2013; 422 pages. Book #2 (out of 5) in The Long Earth series. New Author? : No, and No. Genre : Science Fiction; Multiverses. Overall Rating : 6½*/10.
The Colonials are revolting! Some of those “steppers” who have transported themselves ("stepped") into parallel universes have sent a sort of Declaration of Independence back to this world (aka “Datum”). It seems they’re tired of being taxed by the Datum government for some very minimal services.
The Datum government is reacting! They’re sending a bunch of military airships, including the Benjamin Franklin commanded by Maggie Kauffman, on a “goodwill tour” to those uppity otherworlds, reminding them of their taxation responsibilities and showing them a sample of the armed protection it provides.
The trolls are retreating! Apparently being used as cheap and menial beasts of labor, they’re stepping away to other multiverses. Or maybe just one specially-chosen dimension. Nobody is quite sure where they’ve gone to hide out. Hey, someone should talk Joshua Valienté, the original stepper and a living legend, into heading out to find them trolls.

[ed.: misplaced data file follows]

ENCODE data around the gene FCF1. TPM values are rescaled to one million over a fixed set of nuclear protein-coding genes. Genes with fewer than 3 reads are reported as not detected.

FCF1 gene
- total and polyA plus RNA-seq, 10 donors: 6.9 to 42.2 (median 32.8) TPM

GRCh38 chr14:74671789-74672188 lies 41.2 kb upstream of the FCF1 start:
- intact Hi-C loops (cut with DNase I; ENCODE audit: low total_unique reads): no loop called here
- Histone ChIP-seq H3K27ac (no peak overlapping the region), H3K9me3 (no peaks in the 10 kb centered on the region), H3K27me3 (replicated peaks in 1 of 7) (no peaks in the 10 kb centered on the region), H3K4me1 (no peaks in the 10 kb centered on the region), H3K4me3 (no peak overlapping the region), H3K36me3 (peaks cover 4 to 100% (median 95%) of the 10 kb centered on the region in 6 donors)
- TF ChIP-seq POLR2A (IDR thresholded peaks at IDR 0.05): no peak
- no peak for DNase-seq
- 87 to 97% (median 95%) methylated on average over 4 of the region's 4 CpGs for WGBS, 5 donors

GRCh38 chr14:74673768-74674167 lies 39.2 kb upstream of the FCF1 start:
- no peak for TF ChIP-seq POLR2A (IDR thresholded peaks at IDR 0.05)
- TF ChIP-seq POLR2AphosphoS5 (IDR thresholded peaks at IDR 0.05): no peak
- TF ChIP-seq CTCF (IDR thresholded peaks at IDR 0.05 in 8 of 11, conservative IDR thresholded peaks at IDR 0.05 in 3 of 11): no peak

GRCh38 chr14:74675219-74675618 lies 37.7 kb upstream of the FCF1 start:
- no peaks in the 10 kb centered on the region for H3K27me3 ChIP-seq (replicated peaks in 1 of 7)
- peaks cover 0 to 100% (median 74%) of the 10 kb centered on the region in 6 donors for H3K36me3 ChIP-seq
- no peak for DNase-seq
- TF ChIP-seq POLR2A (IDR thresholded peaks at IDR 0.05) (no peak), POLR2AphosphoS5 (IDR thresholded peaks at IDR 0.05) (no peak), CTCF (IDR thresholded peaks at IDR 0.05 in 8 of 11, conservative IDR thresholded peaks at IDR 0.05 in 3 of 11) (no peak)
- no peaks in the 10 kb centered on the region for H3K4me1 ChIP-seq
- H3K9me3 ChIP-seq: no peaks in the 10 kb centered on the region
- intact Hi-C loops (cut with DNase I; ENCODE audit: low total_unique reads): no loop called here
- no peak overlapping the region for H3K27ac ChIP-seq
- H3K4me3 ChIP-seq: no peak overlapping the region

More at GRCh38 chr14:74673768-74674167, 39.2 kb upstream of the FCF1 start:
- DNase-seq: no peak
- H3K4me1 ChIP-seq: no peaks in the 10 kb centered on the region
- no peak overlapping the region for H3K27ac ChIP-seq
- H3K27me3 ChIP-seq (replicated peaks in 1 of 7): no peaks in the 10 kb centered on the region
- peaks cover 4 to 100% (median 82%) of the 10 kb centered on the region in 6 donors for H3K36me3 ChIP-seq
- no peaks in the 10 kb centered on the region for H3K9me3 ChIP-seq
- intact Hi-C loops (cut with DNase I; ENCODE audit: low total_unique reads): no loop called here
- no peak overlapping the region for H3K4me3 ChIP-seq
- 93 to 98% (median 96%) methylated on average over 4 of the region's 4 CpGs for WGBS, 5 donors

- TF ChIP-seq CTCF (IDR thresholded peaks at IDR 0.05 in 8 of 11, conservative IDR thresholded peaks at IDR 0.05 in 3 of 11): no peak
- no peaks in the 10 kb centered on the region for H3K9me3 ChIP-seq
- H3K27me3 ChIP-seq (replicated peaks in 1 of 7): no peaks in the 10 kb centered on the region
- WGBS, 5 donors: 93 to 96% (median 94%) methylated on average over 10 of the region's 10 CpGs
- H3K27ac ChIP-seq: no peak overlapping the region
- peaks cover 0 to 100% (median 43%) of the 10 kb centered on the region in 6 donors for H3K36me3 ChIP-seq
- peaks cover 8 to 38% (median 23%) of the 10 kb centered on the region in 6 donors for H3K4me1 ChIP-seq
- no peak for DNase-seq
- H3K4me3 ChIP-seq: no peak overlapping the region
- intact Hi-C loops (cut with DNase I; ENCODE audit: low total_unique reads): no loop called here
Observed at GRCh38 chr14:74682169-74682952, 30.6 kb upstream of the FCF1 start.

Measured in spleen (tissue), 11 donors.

But Joshua’s retired now, happily married and raising a kid out in the sticks in some piddling little town called Hell-Know-Where. And while he still might have a wanderlust bone or two left in him, it’s a good bet that his family won’t be thrilled if he gets talked into to travel again.
Especially since it’s an old lover who comes knocking on his door, calling him to adventure.
What’s To Like...
The Long War is part of a “hard” Science Fiction pentalogy that explores the popular Quantum Physics concept of multiverses. It is a collaboration of the talents of Terry Pratchett and Stephen Baxter, two of my favorite authors. It feels like Baxter contributed a lot more to this book than Pratchett, possibly due to the latter’s health issues, and it's set in 2040 AD, 25 years after the first “Step Day”.
The reader is introduced to a slew of characters right away, and it is advisable to take notes of who’s doing what and traveling where with whom. The characters quickly separate themselves into 4 or 5 storylines, mostly dealing with exploring the millions of other dimensions, which was also the main theme of Book One, The Long Earth.